1. 11
  1. 1

    Not all of these have direct analogues with HTML5 (in fact, action buttons could even run shell scripts!) and some of their core conceits are rather different. Indeed, its most pervasive and interesting navigational mechanism is the concept of replacement: embedding the content referred to by a link (“replace button”) directly where it was referenced. This provided spatial context within a single master document.

    In Xanadu this is called stretchtext, & while it’s rare to see today, Computer Lib/Dream Machines lists it as one of the primary link types any hypertext system ought to implement (and the second easiest to implement, after jump links). HTML does in fact have something like this – the details tag – though in HTML this isn’t considered a link but instead part of the same document (a distinction that doesn’t make any sense in Xanadu, where all documents are assembled from transclusions by the front-end, but one that is vital to any system built on individual markup files that cannot reference each other except as entire chunks.)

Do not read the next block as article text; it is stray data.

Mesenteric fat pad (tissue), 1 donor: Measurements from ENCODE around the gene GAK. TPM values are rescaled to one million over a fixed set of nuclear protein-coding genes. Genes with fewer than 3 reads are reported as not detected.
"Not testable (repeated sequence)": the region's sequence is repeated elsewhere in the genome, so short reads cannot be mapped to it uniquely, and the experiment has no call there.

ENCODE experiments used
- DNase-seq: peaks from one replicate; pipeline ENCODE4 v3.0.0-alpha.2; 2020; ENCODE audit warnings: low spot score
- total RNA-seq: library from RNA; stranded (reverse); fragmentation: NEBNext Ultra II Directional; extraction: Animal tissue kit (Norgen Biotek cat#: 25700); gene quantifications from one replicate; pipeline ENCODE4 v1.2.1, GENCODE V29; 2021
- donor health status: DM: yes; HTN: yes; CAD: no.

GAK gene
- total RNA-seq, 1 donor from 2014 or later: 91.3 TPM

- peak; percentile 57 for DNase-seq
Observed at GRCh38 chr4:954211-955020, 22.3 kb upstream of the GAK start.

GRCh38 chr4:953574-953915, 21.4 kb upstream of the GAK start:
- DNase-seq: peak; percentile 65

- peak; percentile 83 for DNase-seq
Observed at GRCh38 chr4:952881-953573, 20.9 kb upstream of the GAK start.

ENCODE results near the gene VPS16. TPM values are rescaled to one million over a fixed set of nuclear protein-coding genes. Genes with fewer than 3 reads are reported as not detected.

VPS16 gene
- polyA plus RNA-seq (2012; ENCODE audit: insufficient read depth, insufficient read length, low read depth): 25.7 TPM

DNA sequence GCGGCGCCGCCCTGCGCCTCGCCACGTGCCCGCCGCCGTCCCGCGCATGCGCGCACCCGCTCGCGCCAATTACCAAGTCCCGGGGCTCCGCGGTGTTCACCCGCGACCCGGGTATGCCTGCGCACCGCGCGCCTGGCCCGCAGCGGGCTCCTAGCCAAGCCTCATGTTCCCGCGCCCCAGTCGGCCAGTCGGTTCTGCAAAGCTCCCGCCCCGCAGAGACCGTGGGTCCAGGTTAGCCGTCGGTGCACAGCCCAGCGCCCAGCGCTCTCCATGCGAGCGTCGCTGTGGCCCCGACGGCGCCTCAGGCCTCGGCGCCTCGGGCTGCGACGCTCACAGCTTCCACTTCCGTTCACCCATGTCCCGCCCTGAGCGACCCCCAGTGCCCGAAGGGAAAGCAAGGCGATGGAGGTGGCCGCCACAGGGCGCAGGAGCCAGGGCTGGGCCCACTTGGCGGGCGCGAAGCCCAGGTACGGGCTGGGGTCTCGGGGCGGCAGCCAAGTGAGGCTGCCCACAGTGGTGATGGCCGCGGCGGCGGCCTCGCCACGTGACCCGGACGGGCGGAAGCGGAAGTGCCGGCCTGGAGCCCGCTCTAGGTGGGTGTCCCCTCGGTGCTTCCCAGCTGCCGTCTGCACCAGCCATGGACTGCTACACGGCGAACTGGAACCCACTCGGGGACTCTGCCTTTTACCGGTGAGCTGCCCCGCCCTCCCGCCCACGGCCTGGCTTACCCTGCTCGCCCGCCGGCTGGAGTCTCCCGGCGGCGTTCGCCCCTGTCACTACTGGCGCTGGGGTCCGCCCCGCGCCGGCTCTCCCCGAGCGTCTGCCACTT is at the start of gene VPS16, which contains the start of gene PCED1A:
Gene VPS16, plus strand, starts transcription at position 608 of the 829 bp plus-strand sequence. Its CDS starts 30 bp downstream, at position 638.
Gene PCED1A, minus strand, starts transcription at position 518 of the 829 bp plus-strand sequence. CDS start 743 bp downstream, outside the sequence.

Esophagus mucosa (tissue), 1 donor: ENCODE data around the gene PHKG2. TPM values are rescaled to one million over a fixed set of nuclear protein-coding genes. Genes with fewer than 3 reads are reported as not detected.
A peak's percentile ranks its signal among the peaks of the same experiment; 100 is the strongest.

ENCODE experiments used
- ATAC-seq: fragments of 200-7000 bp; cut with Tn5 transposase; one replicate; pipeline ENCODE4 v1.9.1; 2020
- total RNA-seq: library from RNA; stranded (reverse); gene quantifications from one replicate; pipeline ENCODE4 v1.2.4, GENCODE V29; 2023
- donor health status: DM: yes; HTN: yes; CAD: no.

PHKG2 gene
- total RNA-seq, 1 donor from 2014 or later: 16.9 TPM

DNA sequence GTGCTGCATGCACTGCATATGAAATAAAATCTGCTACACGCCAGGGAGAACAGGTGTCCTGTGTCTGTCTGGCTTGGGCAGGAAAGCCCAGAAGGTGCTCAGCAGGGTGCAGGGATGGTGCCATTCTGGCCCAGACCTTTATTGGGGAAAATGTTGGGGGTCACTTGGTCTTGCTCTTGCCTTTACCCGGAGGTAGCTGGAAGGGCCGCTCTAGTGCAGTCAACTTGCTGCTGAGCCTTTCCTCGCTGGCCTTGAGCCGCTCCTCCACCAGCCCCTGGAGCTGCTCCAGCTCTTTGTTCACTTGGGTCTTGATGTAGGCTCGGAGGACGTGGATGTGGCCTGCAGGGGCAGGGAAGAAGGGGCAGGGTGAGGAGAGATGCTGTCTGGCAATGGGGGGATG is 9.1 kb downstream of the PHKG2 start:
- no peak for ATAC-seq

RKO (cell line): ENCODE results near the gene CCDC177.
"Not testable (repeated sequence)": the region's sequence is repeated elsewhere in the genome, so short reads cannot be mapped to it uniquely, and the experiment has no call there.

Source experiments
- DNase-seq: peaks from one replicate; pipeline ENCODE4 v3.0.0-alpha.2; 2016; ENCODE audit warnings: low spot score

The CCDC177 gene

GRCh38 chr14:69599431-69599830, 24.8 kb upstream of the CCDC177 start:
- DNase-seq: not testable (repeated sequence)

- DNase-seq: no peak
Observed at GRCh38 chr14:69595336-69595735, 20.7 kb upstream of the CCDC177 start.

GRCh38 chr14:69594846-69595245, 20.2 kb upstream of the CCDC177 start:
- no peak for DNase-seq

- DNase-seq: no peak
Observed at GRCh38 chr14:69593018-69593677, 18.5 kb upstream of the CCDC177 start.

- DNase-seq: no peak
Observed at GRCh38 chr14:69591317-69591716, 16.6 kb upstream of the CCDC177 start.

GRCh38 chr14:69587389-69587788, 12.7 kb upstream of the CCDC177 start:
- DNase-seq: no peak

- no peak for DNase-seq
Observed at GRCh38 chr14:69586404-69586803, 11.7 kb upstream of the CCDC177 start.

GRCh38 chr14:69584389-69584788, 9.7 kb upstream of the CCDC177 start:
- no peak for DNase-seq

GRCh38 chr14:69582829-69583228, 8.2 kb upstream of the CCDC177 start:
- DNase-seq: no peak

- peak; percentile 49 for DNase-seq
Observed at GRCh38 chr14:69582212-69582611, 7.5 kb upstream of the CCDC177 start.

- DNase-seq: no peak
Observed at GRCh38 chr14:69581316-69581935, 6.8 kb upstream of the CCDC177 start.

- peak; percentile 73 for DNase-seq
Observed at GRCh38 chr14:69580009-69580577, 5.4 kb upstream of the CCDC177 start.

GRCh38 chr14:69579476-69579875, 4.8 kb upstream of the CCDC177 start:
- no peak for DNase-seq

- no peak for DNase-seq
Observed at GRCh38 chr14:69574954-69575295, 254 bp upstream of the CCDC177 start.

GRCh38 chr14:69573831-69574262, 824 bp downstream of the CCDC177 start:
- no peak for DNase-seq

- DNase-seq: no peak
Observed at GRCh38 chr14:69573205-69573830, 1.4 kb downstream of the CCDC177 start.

Brown University filmed a demo of one of their later (mac-based) hypertext systems – a descendent of HES – that supported stretchtext; I would be surprised if HES itself did not support it, simply because by the mid-80s most new hypertext systems were doing jump links only.